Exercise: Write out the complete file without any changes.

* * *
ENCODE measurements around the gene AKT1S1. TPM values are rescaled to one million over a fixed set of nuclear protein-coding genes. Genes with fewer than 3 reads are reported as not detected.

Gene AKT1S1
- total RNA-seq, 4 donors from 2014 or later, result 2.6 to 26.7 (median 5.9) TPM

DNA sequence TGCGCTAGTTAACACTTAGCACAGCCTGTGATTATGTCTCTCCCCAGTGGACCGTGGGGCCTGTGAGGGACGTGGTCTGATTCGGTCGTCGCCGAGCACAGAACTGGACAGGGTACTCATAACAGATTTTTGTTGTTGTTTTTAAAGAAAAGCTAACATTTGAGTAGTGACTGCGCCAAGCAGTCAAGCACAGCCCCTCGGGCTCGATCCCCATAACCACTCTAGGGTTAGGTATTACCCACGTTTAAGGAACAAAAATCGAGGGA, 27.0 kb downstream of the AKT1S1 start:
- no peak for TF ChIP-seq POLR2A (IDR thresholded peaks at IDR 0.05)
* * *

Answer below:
ENCODE measurements around the gene AKT1S1. TPM values are rescaled to one million over a fixed set of nuclear protein-coding genes. Genes with fewer than 3 reads are reported as not detected.

Gene AKT1S1
- total RNA-seq, 4 donors from 2014 or later, result 2.6 to 26.7 (median 5.9) TPM

DNA sequence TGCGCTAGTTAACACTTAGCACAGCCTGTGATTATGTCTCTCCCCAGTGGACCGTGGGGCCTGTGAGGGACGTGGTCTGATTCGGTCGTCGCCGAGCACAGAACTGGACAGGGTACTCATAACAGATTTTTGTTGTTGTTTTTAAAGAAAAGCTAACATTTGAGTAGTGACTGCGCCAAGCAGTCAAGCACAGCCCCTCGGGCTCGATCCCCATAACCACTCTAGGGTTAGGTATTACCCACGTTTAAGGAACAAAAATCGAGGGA, 27.0 kb downstream of the AKT1S1 start:
- no peak for TF ChIP-seq POLR2A (IDR thresholded peaks at IDR 0.05)